`Eigen` is a general-purpose linear algebra C++ library. In `Eigen,` all matrices and vectors are objects of the `Matrix` template class, and the vector is a specialization of the matrix type, with either one row or one column. Tensor objects are not presented in official APIs but exist as submodules.

We can define the type for a matrix with known dimensions and floating-point data type like this:

typedef Eigen::Matrix<float, 3, 3> MyMatrix33f;

We can define a vector in the following way:

typedef Eigen::Matrix<float, 3, 1> MyVector3f;

`Eigen` already has a lot of predefined types for vector and matrix objects—for example, `Eigen::Matrix3f` (floating-point 3x3 matrix type) or `Eigen::RowVector2f` (floating-point 1 x 2 vector type). Also, `Eigen` is not limited to matrices whose dimensions we know at compile time. We can define matrix types that will take the number of rows or columns at initialization during runtime. To define such types, we can use a special type variable for the `Matrix` class template argument named `Eigen::Dynamic`. For example, to define a matrix of doubles with dynamic dimensions, we can use the following definition:

typedef Eigen::Matrix<double, Eigen::Dynamic, Eigen::Dynamic> MyMatrix;

Objects initialized from the types we defined will look like this:

MyMatrix33f a;

MyVector3f v;

MyMatrix m(10,15);

To put some values into these objects, we can use several approaches. We can use special predefined initialization functions, as follows:

a = MyMatrix33f::Zero(); // fill matrix elements with zeros

a = MyMatrix33f::Identity(); // fill matrix as Identity matrix

v = MyVector3f::Random(); // fill matrix elements with random values

We can use the *comma-initializer* syntax, as follows:

a << 1,2,3,

4,5,6,

7,8,9;

This code construction initializes the matrix values in the following way:

We can use direct element access to set or change matrix coefficients. The following code sample shows how to use the `()` operator for such an operation:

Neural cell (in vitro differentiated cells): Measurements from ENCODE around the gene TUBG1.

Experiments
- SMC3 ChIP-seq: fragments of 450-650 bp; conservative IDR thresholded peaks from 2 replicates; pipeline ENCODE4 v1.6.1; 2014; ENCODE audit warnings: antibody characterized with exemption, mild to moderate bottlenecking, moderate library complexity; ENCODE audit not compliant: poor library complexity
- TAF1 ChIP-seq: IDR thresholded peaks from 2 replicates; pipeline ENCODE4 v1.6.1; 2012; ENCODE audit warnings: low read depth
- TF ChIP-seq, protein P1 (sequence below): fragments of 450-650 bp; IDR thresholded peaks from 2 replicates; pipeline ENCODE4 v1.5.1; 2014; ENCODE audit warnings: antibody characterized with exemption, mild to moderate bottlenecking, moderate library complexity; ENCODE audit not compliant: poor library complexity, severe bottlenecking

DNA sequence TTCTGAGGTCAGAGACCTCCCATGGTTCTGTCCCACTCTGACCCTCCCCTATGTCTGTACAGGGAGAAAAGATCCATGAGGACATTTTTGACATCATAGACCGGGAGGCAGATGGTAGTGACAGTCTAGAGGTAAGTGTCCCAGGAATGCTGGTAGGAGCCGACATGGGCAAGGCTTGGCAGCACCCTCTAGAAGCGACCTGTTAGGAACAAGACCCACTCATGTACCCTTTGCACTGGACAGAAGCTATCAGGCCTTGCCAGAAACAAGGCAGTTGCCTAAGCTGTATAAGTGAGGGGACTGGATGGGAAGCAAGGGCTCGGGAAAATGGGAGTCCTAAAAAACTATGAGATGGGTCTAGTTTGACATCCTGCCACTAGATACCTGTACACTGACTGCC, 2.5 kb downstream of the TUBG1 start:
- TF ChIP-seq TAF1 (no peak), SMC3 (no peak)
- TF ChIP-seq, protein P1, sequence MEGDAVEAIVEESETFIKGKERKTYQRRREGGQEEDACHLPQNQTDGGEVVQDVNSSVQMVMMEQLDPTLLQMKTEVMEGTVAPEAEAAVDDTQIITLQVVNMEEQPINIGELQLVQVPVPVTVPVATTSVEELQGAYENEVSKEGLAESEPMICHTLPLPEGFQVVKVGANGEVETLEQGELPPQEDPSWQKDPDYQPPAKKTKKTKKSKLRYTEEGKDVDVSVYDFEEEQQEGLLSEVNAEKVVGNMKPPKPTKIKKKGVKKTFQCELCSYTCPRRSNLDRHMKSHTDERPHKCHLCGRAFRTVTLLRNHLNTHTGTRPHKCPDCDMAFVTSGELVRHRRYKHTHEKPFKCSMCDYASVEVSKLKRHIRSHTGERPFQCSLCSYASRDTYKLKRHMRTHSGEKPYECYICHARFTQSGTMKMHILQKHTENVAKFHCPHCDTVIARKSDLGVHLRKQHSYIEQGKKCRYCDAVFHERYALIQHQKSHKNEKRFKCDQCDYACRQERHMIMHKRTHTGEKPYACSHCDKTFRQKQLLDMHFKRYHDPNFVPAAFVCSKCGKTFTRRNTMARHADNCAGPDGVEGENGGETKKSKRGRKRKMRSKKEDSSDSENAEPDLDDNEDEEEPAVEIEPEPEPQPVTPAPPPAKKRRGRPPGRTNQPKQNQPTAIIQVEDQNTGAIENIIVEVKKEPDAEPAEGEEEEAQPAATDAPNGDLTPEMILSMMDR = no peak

a(0,0) = 3;

We can use the object of the `Map` type to wrap an existent C++ array or vector in the `Matrix` type object. This kind of mapping object will use memory and values from the underlying object, and will not allocate the additional memory and copy the values. The following snippet shows how to use the `Map` type:

int data[] = {1,2,3,4};

Eigen::Map<Eigen::RowVectorxi> v(data,4);

std::vector<float> data = {1,2,3,4,5,6,7,8,9};

Eigen::Map<MyMatrix33f> a(data.data());

We can use initialized matrix objects in mathematical operations. Matrix and vector arithmetic operations in the `Eigen` library are offered either through overloads of standard C++ arithmetic operators such as `+, -, *,` or through methods such as `dot()` and `cross()`. The following code sample shows how to express general math operations in `Eigen:`

using namespace Eigen;

auto a = Matrix2d::Random();

auto b = Matrix2d::Random();

auto result = a + b;

result = a.array() * b.array(); // element wise multiplication

result = a.array() / b.array();

a += b;

result = a * b; // matrix multiplication

//Also it’s possible to use scalars:

a = b.array() * 4;

Notice that in `Eigen,` arithmetic operators such as `operator+` do not perform any computation by themselves. These operators return an *expression object*, which describes what computation to perform. The actual computation happens later when the whole expression is evaluated, typically in the `operator=` arithmetic operator. It can lead to some strange behaviors, primarily if a developer uses the `auto` keyword too frequently.

Sometimes, we need to perform operations only on a part of the matrix. For this purpose, `Eigen` provides the `block` method, which takes four parameters: `i,j,p,q`. These parameters are the block size `p,q` and the starting point `i,j`. The following code shows how to use this method:

Eigen::Matrixxf m(4,4);

Eigen::Matrix2f b = m.block(1,1,2,2); // copying the middle part of matrix

m.block(1,1,2,2) *= 4; // change values in original matrix

There are two more methods to access rows and columns by index, which are also a type of block operation. The following snippet shows how to use the `col` and the `row` methods:

m.row(1).array() += 3;

m.col(2).array() /= 4;

Another important feature of linear algebra libraries is broadcasting, and `Eigen` supports this with the `colwise` and `rowwise` methods. Broadcasting can be interpreted as a matrix by replicating it in one direction. Take a look at the following example of how to add a vector to each column of the matrix:

Eigen::Matrixxf mat(2,4);

Eigen::Vectorxf v(2); // column vector

mat.colwise() += v;

This operation has the following result: .